Effects for Guitar
What are guitar effects pedals
Guitar effects pedals are connected between your guitar and your amplifier. What they do is take the signal from your guitar and change it to achieve a specific sound. In this manner you can achieve effects like distortion, chorus, delay, reverb, etc. Every great or aspiring guitarist must have a guitar effects pedalboard or at least a few pedals to achieve the sound they want. It's vital to note, however, that good effects don't make good players. Using these effects properly is a skill in itself. However, when mastered, this skill can add a whole new dimension of flavour to your playing. Part of this skill is realizing when more is not necessarily better. The only way to learn all this is through trial and error
Further Reading on Guitar effects
Choosing guitar effects pedals
The range of effects to choose from is never-ending. It's impossible to cover all of the effects comprehensively, but there are a few basic effects that you can almost definitely use in your playing. For now, I will cover Distortion, Overdrive, Delay and Wah. Other effects include chorus, flanger, reverbs, graphic equalizers and many more. This is really just to serve as a starting point into the world of guitar effects.
Distorion and Overdrive
Distortion and Overdrive are very similar (I think I possibly just killed an audiophile). The difference between the two is in how they produce the final result. In a nutshell, they take the smooth and clean sound of a guitar string vibration and dirty it up. It's the difference between the type of electric guitar you'd hear in country versus the type of guitar you'd hear in blues or metal. It's loud and it's aggerssive, but beautiful. Behind the scenes, these two effects modify the signal by amplifying it too much (hence overdrive). They take the normal soundwave, amplify it and then clip off the tips of the waves. The manner in which this simplified version of the process is carried out is what separates overdrive from distortion, but to the novice, it's all the same really.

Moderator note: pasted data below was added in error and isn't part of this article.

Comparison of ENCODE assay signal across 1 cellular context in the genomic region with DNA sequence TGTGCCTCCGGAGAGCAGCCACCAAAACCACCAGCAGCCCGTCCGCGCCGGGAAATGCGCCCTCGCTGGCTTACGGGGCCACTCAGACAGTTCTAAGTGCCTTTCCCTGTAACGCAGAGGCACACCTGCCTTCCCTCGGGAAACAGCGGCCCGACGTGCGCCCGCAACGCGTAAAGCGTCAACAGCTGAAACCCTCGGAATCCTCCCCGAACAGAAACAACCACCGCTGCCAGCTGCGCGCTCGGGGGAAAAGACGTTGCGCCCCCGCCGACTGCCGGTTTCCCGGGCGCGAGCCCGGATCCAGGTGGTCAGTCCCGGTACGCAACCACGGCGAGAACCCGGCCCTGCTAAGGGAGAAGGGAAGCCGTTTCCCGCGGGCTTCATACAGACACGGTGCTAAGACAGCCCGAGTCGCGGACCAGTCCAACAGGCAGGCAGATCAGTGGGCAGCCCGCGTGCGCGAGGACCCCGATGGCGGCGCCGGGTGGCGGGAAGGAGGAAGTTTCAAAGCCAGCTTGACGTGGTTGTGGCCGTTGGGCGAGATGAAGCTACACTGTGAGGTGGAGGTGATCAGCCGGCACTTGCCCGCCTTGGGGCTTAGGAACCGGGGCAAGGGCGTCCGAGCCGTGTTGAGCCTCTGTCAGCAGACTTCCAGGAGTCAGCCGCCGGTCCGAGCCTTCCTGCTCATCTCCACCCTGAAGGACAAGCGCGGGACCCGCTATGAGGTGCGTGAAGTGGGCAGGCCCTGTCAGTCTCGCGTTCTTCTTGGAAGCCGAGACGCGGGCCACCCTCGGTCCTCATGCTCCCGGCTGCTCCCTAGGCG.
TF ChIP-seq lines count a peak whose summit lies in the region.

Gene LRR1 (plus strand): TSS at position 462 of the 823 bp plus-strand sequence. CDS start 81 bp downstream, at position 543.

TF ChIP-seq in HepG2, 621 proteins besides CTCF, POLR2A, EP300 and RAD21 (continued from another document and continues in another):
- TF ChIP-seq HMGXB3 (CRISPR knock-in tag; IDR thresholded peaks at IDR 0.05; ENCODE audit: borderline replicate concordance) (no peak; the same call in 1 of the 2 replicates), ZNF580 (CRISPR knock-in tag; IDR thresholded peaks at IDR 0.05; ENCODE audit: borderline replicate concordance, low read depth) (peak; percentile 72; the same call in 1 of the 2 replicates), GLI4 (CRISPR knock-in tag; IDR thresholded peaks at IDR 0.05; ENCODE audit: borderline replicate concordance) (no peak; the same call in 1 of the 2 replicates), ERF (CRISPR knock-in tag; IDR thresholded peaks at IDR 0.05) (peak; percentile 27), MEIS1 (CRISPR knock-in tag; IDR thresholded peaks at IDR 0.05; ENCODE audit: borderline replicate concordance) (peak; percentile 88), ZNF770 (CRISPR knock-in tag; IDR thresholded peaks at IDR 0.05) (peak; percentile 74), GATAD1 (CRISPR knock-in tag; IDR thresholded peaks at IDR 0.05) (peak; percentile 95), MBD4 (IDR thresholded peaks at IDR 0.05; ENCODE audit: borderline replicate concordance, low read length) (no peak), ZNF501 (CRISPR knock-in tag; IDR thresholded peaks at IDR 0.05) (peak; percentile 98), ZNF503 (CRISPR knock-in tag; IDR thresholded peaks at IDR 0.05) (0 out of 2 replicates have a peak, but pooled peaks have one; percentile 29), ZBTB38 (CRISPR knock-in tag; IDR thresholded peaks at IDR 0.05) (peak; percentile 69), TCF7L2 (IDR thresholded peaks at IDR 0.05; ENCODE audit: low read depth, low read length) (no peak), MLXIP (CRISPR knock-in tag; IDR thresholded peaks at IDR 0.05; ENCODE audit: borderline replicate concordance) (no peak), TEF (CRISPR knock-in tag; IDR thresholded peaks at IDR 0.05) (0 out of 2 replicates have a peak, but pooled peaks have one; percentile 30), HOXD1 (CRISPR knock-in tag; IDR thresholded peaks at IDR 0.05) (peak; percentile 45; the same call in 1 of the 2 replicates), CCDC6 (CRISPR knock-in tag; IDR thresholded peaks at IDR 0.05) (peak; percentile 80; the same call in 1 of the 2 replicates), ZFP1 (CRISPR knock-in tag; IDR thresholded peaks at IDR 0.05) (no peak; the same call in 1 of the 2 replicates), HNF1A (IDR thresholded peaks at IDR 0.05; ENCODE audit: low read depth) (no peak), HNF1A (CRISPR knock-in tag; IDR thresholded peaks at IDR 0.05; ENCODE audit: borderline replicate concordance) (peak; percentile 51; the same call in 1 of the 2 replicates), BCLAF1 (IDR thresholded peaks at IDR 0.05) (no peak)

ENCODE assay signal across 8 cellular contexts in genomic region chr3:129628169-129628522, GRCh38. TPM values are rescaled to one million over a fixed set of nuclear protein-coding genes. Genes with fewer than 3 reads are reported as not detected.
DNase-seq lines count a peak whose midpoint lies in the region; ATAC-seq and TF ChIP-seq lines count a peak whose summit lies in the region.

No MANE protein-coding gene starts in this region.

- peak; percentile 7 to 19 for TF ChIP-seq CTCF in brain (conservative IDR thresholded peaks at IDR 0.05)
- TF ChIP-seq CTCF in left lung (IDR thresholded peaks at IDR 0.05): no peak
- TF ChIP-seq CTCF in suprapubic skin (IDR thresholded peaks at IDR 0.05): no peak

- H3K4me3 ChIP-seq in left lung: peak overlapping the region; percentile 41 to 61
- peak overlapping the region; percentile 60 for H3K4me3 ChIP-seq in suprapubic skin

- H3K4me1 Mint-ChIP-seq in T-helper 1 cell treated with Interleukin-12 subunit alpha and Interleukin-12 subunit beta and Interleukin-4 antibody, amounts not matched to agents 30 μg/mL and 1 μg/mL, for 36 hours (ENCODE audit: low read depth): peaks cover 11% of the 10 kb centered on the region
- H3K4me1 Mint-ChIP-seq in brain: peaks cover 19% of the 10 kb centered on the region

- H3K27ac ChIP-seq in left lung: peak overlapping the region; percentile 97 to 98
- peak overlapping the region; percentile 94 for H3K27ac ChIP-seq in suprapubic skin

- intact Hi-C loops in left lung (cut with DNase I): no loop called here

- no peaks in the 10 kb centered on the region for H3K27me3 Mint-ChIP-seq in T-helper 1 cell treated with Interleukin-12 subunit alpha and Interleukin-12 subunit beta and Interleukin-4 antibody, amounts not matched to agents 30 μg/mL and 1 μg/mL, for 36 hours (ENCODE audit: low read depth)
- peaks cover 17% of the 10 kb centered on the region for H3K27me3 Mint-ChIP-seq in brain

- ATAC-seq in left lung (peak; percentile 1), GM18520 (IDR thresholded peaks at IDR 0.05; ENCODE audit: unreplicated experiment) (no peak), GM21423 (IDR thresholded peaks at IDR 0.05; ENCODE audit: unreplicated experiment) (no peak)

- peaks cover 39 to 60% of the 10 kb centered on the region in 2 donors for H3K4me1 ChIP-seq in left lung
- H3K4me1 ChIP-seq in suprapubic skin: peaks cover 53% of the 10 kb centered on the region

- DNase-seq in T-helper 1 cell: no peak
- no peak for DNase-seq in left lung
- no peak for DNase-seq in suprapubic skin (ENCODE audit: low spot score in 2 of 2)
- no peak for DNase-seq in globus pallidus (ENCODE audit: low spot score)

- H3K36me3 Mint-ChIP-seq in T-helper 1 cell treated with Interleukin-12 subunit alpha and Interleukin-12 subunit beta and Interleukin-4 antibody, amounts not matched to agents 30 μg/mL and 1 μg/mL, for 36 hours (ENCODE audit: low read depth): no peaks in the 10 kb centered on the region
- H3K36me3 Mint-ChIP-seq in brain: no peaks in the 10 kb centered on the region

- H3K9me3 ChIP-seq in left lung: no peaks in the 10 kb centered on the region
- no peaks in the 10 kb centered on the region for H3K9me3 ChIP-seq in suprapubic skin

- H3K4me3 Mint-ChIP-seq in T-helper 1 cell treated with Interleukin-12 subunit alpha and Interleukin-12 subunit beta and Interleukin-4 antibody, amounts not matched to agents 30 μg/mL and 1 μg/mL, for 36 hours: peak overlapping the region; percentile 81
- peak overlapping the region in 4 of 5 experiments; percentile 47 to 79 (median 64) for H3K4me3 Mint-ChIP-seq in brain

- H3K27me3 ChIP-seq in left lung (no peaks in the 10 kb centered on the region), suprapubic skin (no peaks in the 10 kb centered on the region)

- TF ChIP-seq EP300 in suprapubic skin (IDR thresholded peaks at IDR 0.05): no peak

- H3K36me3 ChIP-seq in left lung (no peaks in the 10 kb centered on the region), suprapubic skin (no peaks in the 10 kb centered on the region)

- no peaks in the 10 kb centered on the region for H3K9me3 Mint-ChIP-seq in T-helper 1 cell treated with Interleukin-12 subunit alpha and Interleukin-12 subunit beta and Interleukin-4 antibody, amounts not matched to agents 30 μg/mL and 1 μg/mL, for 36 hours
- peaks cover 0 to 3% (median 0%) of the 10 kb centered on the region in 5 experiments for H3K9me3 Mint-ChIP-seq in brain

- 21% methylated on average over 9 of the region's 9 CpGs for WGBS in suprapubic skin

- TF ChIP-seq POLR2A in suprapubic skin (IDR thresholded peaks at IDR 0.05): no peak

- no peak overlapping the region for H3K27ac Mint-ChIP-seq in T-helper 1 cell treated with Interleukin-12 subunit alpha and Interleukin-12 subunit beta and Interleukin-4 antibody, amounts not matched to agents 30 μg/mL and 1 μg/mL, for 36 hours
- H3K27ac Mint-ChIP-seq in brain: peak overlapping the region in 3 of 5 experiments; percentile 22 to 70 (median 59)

Delay is a tool that is used by the majority of the pros. It really is not essential by any means but certain styles and genres make it necessary. There are also many different types of delay with unique sounds, but the general idea behind delay is that it 'echoes' your guitar sound. Often, the amount of times the sound is repeated, the volume of the repeats and the duration of time between repeats can be altered by the user. The effect can easily be overdone. A simple chord progression could very easily sound ridiculously amateur with even the slightest delay on it (Imagine two guitarists playing just out of time). In some cases, however, the delay could create the illusion of speed or just make your guitar sound large and powerful and allow it to stand out from the mix just a bit.